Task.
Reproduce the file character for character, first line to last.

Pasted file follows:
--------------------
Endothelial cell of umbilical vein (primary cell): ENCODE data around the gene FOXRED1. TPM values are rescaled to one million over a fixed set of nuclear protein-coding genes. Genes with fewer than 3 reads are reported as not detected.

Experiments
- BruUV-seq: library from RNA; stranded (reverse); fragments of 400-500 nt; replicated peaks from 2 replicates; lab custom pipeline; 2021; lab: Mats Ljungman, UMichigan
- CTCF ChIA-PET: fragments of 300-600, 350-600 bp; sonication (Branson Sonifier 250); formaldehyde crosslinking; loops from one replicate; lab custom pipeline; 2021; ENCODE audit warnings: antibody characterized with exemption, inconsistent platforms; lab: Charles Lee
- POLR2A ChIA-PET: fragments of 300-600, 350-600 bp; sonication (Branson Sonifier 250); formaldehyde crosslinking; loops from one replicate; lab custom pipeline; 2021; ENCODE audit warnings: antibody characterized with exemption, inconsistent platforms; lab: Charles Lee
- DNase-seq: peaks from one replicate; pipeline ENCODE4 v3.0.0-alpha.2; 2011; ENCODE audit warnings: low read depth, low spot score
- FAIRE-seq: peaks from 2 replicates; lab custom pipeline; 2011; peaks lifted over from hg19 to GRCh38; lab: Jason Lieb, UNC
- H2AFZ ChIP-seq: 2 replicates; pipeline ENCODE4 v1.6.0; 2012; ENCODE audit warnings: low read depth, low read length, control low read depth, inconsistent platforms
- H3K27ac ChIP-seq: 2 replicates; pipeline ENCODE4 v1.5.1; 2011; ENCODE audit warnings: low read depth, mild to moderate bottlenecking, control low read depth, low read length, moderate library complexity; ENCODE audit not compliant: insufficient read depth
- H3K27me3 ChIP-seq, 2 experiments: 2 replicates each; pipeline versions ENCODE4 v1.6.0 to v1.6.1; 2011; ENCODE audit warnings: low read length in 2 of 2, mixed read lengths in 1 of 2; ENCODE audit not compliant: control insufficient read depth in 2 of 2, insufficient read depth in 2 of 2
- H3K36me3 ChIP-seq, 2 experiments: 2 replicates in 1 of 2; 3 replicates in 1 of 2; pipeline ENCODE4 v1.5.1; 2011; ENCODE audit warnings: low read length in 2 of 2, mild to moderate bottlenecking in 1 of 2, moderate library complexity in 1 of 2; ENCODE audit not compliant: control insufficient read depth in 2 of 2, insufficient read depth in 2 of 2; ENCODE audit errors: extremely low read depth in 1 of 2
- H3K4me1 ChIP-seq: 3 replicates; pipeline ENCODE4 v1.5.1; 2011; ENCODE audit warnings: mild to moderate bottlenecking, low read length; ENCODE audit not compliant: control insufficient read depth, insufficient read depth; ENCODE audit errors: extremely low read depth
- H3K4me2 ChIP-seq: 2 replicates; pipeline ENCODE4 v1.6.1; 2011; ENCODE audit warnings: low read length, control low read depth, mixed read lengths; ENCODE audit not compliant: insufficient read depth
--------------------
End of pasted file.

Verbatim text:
Endothelial cell of umbilical vein (primary cell): ENCODE data around the gene FOXRED1. TPM values are rescaled to one million over a fixed set of nuclear protein-coding genes. Genes with fewer than 3 reads are reported as not detected.

Experiments
- BruUV-seq: library from RNA; stranded (reverse); fragments of 400-500 nt; replicated peaks from 2 replicates; lab custom pipeline; 2021; lab: Mats Ljungman, UMichigan
- CTCF ChIA-PET: fragments of 300-600, 350-600 bp; sonication (Branson Sonifier 250); formaldehyde crosslinking; loops from one replicate; lab custom pipeline; 2021; ENCODE audit warnings: antibody characterized with exemption, inconsistent platforms; lab: Charles Lee
- POLR2A ChIA-PET: fragments of 300-600, 350-600 bp; sonication (Branson Sonifier 250); formaldehyde crosslinking; loops from one replicate; lab custom pipeline; 2021; ENCODE audit warnings: antibody characterized with exemption, inconsistent platforms; lab: Charles Lee
- DNase-seq: peaks from one replicate; pipeline ENCODE4 v3.0.0-alpha.2; 2011; ENCODE audit warnings: low read depth, low spot score
- FAIRE-seq: peaks from 2 replicates; lab custom pipeline; 2011; peaks lifted over from hg19 to GRCh38; lab: Jason Lieb, UNC
- H2AFZ ChIP-seq: 2 replicates; pipeline ENCODE4 v1.6.0; 2012; ENCODE audit warnings: low read depth, low read length, control low read depth, inconsistent platforms
- H3K27ac ChIP-seq: 2 replicates; pipeline ENCODE4 v1.5.1; 2011; ENCODE audit warnings: low read depth, mild to moderate bottlenecking, control low read depth, low read length, moderate library complexity; ENCODE audit not compliant: insufficient read depth
- H3K27me3 ChIP-seq, 2 experiments: 2 replicates each; pipeline versions ENCODE4 v1.6.0 to v1.6.1; 2011; ENCODE audit warnings: low read length in 2 of 2, mixed read lengths in 1 of 2; ENCODE audit not compliant: control insufficient read depth in 2 of 2, insufficient read depth in 2 of 2
- H3K36me3 ChIP-seq, 2 experiments: 2 replicates in 1 of 2; 3 replicates in 1 of 2; pipeline ENCODE4 v1.5.1; 2011; ENCODE audit warnings: low read length in 2 of 2, mild to moderate bottlenecking in 1 of 2, moderate library complexity in 1 of 2; ENCODE audit not compliant: control insufficient read depth in 2 of 2, insufficient read depth in 2 of 2; ENCODE audit errors: extremely low read depth in 1 of 2
- H3K4me1 ChIP-seq: 3 replicates; pipeline ENCODE4 v1.5.1; 2011; ENCODE audit warnings: mild to moderate bottlenecking, low read length; ENCODE audit not compliant: control insufficient read depth, insufficient read depth; ENCODE audit errors: extremely low read depth
- H3K4me2 ChIP-seq: 2 replicates; pipeline ENCODE4 v1.6.1; 2011; ENCODE audit warnings: low read length, control low read depth, mixed read lengths; ENCODE audit not compliant: insufficient read depth